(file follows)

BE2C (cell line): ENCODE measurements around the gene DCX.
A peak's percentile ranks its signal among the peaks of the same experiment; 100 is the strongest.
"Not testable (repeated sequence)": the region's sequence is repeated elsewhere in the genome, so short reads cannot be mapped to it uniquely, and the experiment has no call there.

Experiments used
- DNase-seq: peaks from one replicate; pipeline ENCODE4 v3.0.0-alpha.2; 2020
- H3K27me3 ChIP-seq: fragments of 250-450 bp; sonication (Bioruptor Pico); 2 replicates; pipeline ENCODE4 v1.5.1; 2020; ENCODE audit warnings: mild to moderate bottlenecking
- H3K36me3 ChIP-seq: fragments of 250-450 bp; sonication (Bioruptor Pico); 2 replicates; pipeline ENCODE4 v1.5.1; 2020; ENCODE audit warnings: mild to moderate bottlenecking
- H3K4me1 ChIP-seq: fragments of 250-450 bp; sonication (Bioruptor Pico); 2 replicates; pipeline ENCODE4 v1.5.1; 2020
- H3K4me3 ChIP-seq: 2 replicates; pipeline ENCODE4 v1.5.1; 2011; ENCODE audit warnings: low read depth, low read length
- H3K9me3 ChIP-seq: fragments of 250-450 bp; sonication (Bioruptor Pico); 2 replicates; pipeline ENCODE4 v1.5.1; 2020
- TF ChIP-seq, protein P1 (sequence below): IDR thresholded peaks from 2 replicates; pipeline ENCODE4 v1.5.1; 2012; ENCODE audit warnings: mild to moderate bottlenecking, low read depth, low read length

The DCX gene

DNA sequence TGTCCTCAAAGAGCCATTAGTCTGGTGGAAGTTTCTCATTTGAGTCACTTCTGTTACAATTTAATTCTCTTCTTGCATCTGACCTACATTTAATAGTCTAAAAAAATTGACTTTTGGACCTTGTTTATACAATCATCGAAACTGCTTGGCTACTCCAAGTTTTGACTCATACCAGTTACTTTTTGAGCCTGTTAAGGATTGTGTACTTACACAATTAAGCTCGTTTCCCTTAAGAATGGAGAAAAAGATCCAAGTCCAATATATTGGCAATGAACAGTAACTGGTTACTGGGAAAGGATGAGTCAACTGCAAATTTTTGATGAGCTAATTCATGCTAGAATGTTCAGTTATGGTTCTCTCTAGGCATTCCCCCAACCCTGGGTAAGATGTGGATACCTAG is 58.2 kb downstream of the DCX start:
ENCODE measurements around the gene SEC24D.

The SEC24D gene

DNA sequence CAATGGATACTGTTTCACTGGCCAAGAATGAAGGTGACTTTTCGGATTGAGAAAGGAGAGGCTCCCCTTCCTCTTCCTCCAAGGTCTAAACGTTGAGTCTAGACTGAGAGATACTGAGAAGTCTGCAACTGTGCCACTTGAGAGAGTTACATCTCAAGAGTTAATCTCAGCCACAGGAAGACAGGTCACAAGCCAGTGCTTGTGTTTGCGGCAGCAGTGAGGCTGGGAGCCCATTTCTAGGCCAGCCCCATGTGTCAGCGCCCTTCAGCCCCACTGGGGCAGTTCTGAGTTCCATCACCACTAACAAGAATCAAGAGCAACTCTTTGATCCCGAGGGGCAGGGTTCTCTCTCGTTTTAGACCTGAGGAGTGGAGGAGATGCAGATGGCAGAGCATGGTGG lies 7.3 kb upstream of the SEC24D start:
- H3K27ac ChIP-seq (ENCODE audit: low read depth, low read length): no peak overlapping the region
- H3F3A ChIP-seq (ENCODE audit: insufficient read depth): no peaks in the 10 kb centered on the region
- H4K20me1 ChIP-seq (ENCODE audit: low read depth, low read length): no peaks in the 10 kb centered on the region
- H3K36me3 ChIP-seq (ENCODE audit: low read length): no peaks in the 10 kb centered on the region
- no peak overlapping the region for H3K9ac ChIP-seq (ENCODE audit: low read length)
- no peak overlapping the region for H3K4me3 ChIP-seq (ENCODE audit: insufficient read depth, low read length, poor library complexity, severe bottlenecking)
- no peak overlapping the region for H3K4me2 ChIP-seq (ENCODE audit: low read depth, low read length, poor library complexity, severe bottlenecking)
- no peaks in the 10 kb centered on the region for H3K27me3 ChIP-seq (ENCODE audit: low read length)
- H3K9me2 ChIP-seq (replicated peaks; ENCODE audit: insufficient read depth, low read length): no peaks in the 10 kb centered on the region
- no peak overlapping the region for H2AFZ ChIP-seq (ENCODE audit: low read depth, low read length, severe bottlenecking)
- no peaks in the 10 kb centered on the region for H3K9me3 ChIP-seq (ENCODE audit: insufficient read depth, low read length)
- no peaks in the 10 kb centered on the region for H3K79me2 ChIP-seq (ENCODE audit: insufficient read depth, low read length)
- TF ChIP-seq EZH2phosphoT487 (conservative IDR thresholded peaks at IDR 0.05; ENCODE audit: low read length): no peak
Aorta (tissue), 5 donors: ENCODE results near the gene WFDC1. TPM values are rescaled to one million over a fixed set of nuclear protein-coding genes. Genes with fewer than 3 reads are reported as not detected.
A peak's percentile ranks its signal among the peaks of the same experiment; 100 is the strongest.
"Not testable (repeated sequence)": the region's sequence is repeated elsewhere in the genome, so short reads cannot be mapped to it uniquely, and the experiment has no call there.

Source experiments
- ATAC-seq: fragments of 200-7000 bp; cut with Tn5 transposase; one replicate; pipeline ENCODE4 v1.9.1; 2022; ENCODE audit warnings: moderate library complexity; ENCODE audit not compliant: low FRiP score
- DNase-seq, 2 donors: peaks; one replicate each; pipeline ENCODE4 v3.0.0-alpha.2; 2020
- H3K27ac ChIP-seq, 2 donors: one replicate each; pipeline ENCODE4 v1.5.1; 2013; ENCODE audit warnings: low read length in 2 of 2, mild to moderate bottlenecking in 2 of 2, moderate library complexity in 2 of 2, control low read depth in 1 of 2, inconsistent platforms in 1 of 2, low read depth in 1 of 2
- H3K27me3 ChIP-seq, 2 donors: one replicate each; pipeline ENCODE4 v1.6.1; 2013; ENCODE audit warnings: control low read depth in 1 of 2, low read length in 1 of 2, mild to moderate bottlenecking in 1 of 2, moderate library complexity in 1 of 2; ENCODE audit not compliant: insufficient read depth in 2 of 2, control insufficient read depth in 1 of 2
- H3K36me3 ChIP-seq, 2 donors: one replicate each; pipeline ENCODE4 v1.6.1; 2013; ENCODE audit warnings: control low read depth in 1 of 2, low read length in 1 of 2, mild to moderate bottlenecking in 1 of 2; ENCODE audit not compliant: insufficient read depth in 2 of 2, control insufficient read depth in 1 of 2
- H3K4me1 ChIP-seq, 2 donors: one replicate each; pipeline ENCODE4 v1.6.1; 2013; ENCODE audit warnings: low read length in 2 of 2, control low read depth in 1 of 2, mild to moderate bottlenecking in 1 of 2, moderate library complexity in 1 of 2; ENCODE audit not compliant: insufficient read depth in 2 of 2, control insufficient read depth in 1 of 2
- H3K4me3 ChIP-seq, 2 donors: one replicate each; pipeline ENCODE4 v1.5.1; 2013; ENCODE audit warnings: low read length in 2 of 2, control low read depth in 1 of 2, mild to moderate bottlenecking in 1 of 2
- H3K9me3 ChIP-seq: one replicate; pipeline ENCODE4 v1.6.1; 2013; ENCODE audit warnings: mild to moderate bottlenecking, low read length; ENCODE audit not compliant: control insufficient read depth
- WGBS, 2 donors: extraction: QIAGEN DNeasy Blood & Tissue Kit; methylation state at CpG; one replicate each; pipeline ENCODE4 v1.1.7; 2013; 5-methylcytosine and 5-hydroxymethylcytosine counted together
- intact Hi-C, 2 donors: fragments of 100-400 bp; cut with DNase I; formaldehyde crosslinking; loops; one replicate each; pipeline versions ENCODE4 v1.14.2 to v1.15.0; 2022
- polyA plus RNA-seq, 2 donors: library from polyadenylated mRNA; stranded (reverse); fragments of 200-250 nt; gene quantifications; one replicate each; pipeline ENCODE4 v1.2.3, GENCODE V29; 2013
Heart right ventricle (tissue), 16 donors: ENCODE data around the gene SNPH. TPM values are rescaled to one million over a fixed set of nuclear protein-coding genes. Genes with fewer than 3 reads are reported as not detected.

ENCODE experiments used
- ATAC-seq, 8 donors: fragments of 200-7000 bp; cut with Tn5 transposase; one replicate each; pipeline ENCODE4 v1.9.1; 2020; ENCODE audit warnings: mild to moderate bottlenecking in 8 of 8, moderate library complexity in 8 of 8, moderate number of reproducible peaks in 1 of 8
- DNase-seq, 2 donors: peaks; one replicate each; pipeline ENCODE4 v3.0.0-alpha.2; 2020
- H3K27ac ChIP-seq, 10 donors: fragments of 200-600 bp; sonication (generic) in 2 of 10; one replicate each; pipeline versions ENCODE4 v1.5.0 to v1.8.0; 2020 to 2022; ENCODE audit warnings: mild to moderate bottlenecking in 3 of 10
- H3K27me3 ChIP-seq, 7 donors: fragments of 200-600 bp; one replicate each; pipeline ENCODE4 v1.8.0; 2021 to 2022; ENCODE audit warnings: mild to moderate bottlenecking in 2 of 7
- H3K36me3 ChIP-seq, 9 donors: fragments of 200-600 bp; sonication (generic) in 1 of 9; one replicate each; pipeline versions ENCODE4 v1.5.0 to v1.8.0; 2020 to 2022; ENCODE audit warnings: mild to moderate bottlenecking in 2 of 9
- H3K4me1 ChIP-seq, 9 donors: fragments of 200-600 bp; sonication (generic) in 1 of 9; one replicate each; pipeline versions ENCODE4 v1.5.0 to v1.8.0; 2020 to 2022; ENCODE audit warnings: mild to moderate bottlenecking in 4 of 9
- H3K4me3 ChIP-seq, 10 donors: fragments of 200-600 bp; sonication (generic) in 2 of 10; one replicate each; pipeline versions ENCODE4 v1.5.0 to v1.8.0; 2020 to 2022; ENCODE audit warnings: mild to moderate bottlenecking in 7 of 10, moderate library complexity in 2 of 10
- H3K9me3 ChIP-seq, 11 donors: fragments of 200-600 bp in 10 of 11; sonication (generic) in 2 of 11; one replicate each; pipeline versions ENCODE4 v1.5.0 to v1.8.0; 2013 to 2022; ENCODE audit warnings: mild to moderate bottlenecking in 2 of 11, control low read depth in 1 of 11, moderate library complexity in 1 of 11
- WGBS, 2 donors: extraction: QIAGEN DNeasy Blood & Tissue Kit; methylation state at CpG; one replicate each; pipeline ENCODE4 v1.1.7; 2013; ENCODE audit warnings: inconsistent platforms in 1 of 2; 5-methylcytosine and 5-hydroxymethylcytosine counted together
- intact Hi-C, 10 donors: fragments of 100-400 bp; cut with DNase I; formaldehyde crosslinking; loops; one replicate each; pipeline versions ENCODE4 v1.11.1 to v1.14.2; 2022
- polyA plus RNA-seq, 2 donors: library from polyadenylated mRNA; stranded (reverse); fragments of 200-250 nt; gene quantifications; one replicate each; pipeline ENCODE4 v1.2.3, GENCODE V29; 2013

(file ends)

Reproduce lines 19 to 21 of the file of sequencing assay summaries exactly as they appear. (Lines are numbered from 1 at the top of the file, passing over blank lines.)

- H4K20me1 ChIP-seq (ENCODE audit: low read depth, low read length): no peaks in the 10 kb centered on the region
- H3K36me3 ChIP-seq (ENCODE audit: low read length): no peaks in the 10 kb centered on the region
- no peak overlapping the region for H3K9ac ChIP-seq (ENCODE audit: low read length)